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An Interview with Annette Byrne, COLOSSUS Co-ordinator, Royal College of Surgeons in Ireland

Published on 11 June 2018 back to previous

1.     You lead the COLOSSUS team to improve patient outcomes and human health for people with colorectal cancer. What sparked your interest in CRC research?

I first started in CRC research when I was a postdoc at UC San Francisco (back in the early 2000s) working on the role of angiogenesis inhibitors as a novel treatment approach. On a personal level, my Dad sadly passed away from the disease 10 years ago.

2.     For you, what is the most exciting aspect of the COLOSSUS project?

Bringing together such a diverse group of experts to address a really challenging clinical problem ie to try to find a new way of treating drug-resistant CRC. We have mathematicians, clinicians, bioinformaticians, Physiologists, Tumor Biologists, geneticists, Industry thought leaders and many more! 

3.     What do you think will its greatest challenge?

See above J.. Its exciting to bring such a diverse group of scientists together but we don’t always all ‘ speak the same language’ or approach things in the same way.. This can sometimes be a challenge, but we have done this successfully before in the Angiopredict project (

4.     What is the best way for people with CRC to learn that and when a new, novel treatment or diagnostic tool is available?

It is important for the research community to build two-way relationships with medical charities and advocacy groups such as EurpaColon- partnering with these organizations in research projects, sharing research news in an accessible format and exchanging information via social media channels. Such organisations are established, trusted platforms for people with colorectal cancer to obtain the latest news on new breakthroughs, what it could mean for those with CRC and when new treatments will be available.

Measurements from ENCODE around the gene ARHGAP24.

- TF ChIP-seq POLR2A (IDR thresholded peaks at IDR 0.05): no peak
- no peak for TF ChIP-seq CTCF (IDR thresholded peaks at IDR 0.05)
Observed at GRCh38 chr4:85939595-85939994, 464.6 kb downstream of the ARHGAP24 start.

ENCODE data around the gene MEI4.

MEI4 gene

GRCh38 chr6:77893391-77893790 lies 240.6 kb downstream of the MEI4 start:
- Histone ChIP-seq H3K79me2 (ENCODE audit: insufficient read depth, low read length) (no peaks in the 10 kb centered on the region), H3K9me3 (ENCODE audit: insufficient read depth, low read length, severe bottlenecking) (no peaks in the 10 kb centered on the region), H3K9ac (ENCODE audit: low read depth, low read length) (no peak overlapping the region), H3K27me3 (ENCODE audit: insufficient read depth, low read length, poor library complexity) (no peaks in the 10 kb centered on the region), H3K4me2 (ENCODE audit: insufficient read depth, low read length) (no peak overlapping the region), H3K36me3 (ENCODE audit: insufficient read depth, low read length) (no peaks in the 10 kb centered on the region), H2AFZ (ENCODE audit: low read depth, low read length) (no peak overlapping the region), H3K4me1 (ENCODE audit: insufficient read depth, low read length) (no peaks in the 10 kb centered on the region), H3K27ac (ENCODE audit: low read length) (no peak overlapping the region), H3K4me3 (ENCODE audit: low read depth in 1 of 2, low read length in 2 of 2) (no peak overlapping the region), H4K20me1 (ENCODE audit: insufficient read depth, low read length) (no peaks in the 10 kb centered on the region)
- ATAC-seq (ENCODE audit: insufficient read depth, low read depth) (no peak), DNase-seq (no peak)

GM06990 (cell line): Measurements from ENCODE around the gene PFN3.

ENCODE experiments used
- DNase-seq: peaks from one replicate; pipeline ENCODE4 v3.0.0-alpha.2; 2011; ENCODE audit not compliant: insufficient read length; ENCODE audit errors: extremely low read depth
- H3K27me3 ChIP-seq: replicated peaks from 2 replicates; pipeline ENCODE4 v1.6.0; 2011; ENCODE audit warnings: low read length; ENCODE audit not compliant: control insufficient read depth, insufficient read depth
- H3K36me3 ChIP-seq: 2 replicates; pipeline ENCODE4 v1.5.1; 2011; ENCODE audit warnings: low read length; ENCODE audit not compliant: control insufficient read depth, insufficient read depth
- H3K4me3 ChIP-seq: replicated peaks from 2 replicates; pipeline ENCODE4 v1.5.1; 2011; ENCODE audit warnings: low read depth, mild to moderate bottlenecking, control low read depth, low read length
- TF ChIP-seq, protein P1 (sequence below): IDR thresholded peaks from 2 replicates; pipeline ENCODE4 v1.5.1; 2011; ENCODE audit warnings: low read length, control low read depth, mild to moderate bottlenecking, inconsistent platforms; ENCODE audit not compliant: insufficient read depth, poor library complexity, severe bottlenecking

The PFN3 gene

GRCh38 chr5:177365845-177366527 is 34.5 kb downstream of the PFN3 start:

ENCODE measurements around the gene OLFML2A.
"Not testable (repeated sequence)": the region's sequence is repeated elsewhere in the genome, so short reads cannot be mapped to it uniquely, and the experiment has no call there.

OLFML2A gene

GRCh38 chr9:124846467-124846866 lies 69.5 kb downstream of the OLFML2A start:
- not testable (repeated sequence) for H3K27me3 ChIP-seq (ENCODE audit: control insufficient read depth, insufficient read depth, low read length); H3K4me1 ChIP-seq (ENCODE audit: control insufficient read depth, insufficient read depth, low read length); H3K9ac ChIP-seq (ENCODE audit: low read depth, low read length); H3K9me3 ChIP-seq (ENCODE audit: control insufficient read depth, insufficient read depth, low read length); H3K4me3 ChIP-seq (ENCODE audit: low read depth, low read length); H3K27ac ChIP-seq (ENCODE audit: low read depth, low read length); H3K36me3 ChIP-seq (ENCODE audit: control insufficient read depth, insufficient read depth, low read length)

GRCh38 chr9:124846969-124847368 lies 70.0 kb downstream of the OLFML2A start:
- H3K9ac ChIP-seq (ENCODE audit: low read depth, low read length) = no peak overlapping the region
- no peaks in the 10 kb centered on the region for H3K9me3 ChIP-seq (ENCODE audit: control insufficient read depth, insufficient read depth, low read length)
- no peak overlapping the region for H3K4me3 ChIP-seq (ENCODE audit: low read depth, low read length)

5.     What are the best mechanisms for medical doctors to find out about emerging or newly approved treatment options? Are conferences and publications still the best way to disseminate translational findings?

Yes- but also the Web and use of Social Media are becoming increasingly popular.

6.     Along with your academic teaching workload at the RCSI, you are also leading the Marie Curie Training Network GlioTrain. What do you like to do in your free time, if you have any?! What motivates you to pursue multiple research angles?

I’m obsessed with the Irish writer Samuel Beckett. I think if I wasn’t doing what I do now, I’d try to pursue a degree in English & Philosophy, followed by a PhD in Beckett studies here in Dublin at his alma mater (Trinity College).. I also am a new convert to Cross Fit, enjoy distance cycling and balance this with a healthy interest in sampling local craft beers…

I think I have a genetically programmed ability to multi-task so am naturally inclined to pursue multiple projects/ diverse research angles.. Keep things fun and interesting!

Learn more about COLOSSUS at

COLOSSUS has received funding from the European Union’s Horizon 2020 research and innovation programme under grant agreement 754923. The material presented and the views expressed here are the responsibility of the author only. The EU Commission takes no responsibility for any use made of the information set out.


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